Best for: hiking in the Himalaya, spotting wildlife in Ranthambhore
The hot, sticky weather begins in April, with temperatures in Delhi, Kolkata and Chennai often hitting 37°C/99°F. April’s a great month to spot wildlife in Ranthambhore National Park; the increasingly dry conditions mean vegetation is thin, and animals tend to congregate around waterholes. If you’re lucky, you may spot a Bengal tiger. It’s also a pretty time to hike in the Himalaya which are blooming with wildflowers.
Best for: retreating to the mountains and hill stations
May is one of the muggiest months in India, so unless you can handle the heat, you might find it too hot. Beat the heat in the mountains where a cooler climate and colourful blooms await, or go to Darjeeling for cool breezes and delicious tea. Monsoon rains arrive in southern states in late May, which is a welcome relief from the humidity. While it doesn’t rain all day, downpours tend to be very intense. Don’t forget a waterproof poncho!
Best for: exploring northern India, off-season crowds
The wet season is underway by June and the humidity can be oppressive. Travel in south India is off the cards (unless you fancy getting drenched), so go north to swap beaches and backwaters for mountains, rivers and yoga classes. If you can cope with the heat, it can be a good time to take advantage of off-season crowds and prices.
Best for: uncovering the magic of Rajasthan sans the crowds
The south is saturated in July, causing many national parks to close. There’s also a risk of landslides and flooding in lowland areas. Take advantage of off-season crowds and visit the stunning forts and palaces in Jaipur, Jodhpur and Jaisalmer without the crowds. To escape the rain completely, head to the Thar Desert (just bear in mind it’ll be hot).
Best for: Ganesh Chaturthi Festival, Independence Day, Kerala snake boat races
August is the wettest month, but if you don’t mind ducking inside during downpours, you’ll enjoy fewer tourists and maybe cheaper accommodation. Plus, tropical landscapes in the south look extra lush thanks to the rain. If you’re in Kerala on the second Sunday in August, don’t miss the annual snake boat races on the backwaters. It’s also a great time to do the Golden Triangle or Varanasi with vibrant festivities for Independence Day and Ganesh Chaturthi, a festival dedicated to Ganesha.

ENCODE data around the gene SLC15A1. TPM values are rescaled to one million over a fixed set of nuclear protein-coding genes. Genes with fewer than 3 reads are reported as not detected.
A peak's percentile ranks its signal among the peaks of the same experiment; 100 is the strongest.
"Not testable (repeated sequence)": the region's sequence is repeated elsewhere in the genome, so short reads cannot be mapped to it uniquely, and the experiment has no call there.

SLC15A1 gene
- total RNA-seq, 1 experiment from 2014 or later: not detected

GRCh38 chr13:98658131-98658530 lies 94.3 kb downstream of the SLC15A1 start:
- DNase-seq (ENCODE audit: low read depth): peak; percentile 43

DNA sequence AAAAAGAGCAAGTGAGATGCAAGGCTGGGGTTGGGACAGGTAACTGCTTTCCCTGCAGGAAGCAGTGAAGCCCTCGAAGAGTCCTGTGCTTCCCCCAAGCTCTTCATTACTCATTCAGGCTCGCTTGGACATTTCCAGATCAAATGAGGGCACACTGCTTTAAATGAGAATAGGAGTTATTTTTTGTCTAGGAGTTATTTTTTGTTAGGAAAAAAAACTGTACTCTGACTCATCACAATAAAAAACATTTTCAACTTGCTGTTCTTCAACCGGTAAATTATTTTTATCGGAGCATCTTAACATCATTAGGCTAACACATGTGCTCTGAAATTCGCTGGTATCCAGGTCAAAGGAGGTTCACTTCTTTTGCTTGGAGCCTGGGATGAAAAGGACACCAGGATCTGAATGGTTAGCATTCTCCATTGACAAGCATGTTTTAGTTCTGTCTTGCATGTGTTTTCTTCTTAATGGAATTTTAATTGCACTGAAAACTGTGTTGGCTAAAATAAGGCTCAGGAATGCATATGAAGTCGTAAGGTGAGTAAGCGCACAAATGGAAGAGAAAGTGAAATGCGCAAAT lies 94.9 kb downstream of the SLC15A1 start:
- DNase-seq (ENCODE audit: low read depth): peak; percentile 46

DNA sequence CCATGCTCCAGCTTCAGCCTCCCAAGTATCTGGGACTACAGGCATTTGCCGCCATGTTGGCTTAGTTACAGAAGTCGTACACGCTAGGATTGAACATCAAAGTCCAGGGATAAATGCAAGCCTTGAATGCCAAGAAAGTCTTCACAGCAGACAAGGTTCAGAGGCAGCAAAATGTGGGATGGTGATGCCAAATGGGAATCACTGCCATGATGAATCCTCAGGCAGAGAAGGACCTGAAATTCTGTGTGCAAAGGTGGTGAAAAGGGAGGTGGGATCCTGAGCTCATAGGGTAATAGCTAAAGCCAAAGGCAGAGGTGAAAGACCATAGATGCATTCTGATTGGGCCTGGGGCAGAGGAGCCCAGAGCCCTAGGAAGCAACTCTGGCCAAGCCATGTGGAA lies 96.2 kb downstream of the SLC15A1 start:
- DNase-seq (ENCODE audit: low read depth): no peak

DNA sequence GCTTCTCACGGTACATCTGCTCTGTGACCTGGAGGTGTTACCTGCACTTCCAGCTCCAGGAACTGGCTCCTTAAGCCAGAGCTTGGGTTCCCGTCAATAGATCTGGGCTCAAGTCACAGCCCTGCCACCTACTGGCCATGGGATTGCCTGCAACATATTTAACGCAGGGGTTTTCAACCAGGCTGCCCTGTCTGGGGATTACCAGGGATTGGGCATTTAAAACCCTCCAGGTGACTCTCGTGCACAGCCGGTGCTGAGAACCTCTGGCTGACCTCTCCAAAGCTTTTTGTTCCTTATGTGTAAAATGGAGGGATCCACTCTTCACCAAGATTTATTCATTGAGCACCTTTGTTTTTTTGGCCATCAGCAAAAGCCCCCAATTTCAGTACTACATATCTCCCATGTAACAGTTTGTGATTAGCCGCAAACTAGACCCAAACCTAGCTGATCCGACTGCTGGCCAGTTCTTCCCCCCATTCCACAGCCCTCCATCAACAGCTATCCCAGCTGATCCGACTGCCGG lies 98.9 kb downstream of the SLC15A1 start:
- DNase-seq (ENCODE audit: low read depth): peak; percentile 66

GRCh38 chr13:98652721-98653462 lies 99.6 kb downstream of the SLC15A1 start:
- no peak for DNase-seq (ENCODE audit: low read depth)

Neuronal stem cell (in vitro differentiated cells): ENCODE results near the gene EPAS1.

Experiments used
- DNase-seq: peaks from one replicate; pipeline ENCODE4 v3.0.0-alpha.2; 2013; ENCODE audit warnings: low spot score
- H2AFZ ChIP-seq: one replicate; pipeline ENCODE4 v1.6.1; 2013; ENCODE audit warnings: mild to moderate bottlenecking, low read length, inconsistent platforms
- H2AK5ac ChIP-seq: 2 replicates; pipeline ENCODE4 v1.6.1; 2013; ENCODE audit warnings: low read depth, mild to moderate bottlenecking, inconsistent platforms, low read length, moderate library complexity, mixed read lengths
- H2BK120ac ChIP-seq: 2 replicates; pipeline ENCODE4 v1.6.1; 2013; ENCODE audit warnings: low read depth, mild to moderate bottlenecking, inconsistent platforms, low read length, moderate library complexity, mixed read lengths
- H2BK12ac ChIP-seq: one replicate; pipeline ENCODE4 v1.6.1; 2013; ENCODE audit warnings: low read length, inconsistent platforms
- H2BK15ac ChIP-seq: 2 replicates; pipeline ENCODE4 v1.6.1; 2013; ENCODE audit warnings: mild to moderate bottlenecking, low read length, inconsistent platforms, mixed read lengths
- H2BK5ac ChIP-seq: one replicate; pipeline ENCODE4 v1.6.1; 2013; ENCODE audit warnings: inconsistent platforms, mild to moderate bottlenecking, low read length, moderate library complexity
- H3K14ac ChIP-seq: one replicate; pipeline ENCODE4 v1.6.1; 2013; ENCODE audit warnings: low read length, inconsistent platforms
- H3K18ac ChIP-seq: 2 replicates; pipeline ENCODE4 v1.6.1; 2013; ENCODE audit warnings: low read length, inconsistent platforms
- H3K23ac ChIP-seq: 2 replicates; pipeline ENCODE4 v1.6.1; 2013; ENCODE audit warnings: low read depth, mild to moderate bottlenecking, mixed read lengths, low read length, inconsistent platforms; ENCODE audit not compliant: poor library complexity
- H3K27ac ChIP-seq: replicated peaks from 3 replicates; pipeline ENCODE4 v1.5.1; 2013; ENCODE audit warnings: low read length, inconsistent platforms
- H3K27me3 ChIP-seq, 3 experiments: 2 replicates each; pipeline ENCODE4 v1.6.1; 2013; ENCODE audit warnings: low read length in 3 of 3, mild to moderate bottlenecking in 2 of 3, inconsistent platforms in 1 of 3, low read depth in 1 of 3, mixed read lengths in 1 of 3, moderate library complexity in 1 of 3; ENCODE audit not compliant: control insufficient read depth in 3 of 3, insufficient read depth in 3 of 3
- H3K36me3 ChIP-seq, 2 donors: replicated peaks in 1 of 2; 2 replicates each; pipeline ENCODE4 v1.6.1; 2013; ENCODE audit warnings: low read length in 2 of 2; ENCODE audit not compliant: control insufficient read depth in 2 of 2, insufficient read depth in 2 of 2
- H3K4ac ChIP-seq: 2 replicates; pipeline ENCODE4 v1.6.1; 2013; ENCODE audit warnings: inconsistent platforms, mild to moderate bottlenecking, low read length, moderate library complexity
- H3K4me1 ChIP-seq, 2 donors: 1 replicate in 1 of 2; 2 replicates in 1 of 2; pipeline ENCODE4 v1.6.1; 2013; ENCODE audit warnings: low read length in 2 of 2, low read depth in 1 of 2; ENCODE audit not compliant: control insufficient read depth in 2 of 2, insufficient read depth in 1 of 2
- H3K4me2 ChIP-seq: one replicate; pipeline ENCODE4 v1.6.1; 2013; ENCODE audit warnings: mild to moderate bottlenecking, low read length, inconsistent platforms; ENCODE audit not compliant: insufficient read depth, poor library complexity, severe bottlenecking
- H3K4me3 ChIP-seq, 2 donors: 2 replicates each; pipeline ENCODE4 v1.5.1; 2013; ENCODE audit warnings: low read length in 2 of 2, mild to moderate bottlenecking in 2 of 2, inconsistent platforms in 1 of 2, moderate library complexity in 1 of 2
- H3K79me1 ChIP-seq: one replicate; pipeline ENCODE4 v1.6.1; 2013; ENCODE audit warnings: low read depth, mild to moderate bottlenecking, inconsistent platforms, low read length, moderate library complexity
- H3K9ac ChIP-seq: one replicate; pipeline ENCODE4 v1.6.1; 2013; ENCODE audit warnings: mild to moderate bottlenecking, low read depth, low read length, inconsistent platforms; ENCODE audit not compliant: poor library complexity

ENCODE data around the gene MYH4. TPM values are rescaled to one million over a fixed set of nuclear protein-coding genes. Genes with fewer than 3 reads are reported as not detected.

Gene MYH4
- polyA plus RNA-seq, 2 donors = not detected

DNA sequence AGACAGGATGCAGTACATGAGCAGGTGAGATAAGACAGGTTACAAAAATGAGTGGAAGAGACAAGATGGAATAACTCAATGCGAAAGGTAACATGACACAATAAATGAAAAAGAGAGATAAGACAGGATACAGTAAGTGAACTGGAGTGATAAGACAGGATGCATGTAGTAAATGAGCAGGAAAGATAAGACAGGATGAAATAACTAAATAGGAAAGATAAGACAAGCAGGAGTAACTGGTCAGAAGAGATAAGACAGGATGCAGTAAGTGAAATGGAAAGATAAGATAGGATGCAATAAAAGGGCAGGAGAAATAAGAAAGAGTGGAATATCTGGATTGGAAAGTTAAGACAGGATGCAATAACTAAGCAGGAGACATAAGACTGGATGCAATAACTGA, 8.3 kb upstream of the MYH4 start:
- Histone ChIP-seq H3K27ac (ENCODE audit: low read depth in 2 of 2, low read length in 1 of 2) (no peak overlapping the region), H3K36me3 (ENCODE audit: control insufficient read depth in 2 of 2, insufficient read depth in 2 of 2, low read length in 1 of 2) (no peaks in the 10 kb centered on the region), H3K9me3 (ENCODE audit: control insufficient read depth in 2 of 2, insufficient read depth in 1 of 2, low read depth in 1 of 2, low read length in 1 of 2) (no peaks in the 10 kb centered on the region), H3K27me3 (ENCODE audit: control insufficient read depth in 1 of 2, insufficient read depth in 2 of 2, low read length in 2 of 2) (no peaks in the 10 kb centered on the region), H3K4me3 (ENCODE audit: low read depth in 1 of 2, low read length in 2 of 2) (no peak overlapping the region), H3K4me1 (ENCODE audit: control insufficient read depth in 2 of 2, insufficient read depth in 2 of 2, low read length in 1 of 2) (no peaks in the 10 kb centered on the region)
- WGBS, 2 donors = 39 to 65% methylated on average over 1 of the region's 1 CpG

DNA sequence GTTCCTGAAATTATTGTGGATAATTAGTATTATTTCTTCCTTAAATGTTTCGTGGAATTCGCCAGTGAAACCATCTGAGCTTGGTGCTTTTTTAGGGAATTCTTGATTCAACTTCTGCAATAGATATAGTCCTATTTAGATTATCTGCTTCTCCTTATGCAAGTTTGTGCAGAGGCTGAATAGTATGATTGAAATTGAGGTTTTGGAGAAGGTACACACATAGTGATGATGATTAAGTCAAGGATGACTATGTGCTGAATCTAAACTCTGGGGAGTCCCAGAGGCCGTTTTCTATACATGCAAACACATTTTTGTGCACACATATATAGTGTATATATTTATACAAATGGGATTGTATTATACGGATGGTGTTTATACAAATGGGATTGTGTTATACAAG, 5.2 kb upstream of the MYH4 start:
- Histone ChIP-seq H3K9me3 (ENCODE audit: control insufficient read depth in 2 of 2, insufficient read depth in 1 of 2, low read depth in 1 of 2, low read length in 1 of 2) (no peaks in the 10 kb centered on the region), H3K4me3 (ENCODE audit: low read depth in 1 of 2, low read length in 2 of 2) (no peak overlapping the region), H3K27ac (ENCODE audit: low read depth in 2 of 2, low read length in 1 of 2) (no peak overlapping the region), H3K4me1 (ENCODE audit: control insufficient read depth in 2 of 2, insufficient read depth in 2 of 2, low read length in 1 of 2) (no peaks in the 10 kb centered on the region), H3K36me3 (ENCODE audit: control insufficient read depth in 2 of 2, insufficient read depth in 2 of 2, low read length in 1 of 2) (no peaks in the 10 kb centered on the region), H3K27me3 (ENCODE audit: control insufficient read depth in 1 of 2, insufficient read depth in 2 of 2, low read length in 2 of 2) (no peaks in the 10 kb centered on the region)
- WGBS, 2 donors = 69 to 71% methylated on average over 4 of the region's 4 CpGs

Best for: Krishna Janmashtami, touring the Golden Triangle, foodie adventures
The rain eases in September. As a shoulder month, it’s a great time to see big ticket sites in the Golden Triangle as they’re not too crowded. Rajasthan is gorgeous at this time of year, with lush countryside and full lakes thanks to the monsoon rains. September also marks one of India’s significant harvest seasons, so why not jump on a Real Food Adventure to uncover the best of Indian cuisine.
Best for: cycling adventures, Diwali festivities
October sees pleasant weather across most of the country, so it’s an excellent time to hop on a bike to experience India at a slower pace. A highlight of October is Diwali (though some years it may fall in November). Often called the festival of light, Diwali celebrates the triumph of good over evil. Expect to see homes and streets decorated with lights, candlelit ceremonies and firework shows.
Best for: pleasant weather, the Pushkar Camel Fair
The weather in many parts of India is cool and dry in November, and most activities are back on again. But the biggest drawcard is the Pushkar Camel Fair. Every year, thousands of camels (and their owners dressed in their finest garb), villagers and entertainers from all over Rajasthan travel to the holy city of Pushkar to trade and entertain crowds with eyebrow-raising exhibitions – including a much-anticipated moustache competition.
Best for: hitting Goa’s beaches, dodging the crowds in northern India
The weather is a mixed bag in December, from cold conditions in the north to clear skies and plentiful sunshine down south. It’s one of the busiest months with international travellers arriving in the masses for the festive season break, particularly in Goa, so booking accommodation and activities in advance is recommended. If you’d rather dodge the crowds, head north to watch morning prayers along the misty Ganges in Varanasi, or eat your way around Jaipur on a Pink City Rickshaw tour.